Let’s understand what we just did. We created a new file serializers.py in our application. This file contains the code similar to modelforms code.
We imported the serializer class from the rest_framework module. This is the DRF used in Django. They couldn’t use Django as it would conflict with the existing name itself. Then we imported the model we wanted serializer for. Then like model forms class, we created serializer class. This is called the model serializer class.
The model serializer class will take the model attribute and field attribute.
The model attribute will input the model for the serializer. The fields attribute takes a list containing the names of fields. These are the fields which will be passed as a json file.
Now, we will also need views and urls to see how all this works.
We are going to use class_based views here. This is different from function-based views.
In basic_api/views.py file, paste this code:
from django.shortcuts import render from rest_framework import generics from basic_api.models import DRFPost from basic_api.serializers import DRFPostSerializer class API_objects(generics.ListCreateAPIView): queryset = DRFPost.objects.all() serializer_class = DRFPostSerializer class API_objects_details(generics.RetrieveUpdateDestroyAPIView): queryset = DRFPost.objects.all() serializer_class = DRFPostSerializer
Understand the code:
The views written here are simply CBVs or class-based views. Also, they are not simple CBVs but DRFs generic class’s CBVs.
In the first 4 lines, we are importing all the important things we are going to need in view. We imported models, serializer class and generics class. The generics class will provide us with the web browsable API. The generics class is a special class in rest_framework. There are also generic views for Django itself. They are for a different purpose.
You need to keep it in mind that this is an API. It’s not meant to be displayed to the user. It’s for programs or applications communication. The generics class will provide us with important classes. These classes make it easy to deal with RESTful requests and send JSON data.
This means that this is the serializer model to be used to create a JSON model. The view part will handle the calling of correct classes and queries. It will then respond with the JSON response to the client or other application.
The second view class is also similar to the 1st. I discussed earlier; this view logics are not needed to be known. You should know what results we get. You do not need to reinvent the wheel or have an understanding of the whole framework. The second class will provide details of an individual object.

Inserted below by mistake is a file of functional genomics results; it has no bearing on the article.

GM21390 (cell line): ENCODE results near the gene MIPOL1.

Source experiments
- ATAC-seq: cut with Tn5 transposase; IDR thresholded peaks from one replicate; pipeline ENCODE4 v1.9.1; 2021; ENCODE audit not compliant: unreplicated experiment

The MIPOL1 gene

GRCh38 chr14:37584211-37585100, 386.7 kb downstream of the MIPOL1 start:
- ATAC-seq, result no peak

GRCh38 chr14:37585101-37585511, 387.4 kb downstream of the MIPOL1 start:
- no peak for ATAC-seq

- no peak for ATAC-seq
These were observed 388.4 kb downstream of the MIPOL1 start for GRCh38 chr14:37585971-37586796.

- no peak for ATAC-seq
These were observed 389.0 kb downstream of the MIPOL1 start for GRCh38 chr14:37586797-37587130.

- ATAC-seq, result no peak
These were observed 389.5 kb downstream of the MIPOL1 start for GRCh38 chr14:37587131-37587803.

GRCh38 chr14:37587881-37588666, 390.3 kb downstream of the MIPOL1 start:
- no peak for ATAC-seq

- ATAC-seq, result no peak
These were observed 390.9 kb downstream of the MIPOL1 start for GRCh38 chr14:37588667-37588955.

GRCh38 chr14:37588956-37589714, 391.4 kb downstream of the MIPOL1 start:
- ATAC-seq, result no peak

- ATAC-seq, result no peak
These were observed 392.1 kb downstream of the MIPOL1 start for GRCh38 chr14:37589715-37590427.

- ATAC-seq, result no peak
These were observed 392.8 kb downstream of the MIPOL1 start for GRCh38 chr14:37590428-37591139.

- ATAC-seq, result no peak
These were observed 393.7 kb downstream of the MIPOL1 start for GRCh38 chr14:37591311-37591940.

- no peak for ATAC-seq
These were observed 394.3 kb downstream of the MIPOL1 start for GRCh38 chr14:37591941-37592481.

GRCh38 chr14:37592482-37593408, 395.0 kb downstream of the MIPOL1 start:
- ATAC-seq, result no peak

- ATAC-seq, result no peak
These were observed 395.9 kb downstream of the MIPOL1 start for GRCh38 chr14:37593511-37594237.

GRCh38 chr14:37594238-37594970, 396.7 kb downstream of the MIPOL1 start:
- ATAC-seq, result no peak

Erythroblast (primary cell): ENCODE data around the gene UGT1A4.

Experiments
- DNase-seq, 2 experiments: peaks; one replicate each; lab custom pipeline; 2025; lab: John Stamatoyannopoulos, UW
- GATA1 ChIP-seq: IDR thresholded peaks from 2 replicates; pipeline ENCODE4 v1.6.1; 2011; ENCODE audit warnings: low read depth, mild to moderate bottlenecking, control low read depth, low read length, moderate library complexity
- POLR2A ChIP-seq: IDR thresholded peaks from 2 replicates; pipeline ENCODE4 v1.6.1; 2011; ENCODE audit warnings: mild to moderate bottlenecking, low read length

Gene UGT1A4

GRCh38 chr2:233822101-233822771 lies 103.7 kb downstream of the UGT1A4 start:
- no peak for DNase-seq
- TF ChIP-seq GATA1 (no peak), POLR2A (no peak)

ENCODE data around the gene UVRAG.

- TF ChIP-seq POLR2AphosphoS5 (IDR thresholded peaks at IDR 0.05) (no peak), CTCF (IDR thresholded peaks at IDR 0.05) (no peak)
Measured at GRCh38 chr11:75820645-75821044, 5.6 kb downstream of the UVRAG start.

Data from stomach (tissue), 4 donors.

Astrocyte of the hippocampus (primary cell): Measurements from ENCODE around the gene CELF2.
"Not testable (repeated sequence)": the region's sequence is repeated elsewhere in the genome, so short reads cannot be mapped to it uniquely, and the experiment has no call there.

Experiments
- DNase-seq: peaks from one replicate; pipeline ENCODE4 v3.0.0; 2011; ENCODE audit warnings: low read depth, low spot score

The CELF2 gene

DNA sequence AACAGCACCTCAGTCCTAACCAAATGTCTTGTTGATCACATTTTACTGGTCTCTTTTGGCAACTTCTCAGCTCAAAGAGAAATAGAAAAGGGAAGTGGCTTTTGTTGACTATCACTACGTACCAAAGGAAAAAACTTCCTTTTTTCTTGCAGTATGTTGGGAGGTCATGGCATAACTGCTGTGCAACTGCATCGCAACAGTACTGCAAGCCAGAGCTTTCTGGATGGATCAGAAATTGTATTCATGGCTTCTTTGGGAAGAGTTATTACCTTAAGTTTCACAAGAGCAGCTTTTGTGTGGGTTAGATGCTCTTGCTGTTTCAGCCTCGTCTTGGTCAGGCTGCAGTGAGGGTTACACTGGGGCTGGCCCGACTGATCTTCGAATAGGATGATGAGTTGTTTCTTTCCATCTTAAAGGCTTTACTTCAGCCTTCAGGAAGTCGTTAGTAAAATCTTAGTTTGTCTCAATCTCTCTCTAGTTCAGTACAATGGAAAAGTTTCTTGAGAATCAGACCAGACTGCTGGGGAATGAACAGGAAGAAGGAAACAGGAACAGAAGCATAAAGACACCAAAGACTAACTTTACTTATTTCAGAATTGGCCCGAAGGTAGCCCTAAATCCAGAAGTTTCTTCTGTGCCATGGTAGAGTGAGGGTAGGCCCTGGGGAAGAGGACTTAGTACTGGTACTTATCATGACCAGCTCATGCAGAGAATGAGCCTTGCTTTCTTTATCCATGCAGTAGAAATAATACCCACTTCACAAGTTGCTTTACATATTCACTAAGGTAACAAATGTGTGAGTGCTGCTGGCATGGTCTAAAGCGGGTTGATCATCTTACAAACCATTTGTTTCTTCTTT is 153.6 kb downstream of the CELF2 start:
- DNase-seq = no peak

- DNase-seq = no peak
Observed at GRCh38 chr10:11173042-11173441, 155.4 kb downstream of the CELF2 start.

There are more operations that can be performed on an individual object. Therefore, we are using class generics.RetrieveUpdateDestroyAPIView class. This class will provide Read, Update and Delete Functions on the model instance. Ok, now let’s set up the urls.
Now, create a new file as basic_api/urls.py. This is urls for the basic_api app. Paste this code in the basic_api/urls.py file.
# basic_api/urls.py from django.urls import path from rest_framework.urlpatterns import format_suffix_patterns from basic_api import views urlpatterns = [ path('basic/', views.API_objects.as_view()), path('basic/<int:pk>/', views.API_objects_details.as_view()), ] urlpatterns = format_suffix_patterns(urlpatterns)
Understanding the code:
In this code, we have created a urls.py file. There are some new terms here though. The new import is from rest_framework.urlpatterns. The format_suffix_patterns method will be used to generalize our urls. It will make the urls to work with URIs like
http://basic/4 and http://basic/4.json
Both of these urls can be handled by our web app. Then we imported the views from the basic_api app. After that, we simply defined the urls.
The new part is the view function we have written. This is what you call a view from a Class-Based Views in Django. In the view functions, we write the name of the class. The class name is always accompanied by the as_view() method. This is true for all CBVs out there and is not limited to DRF.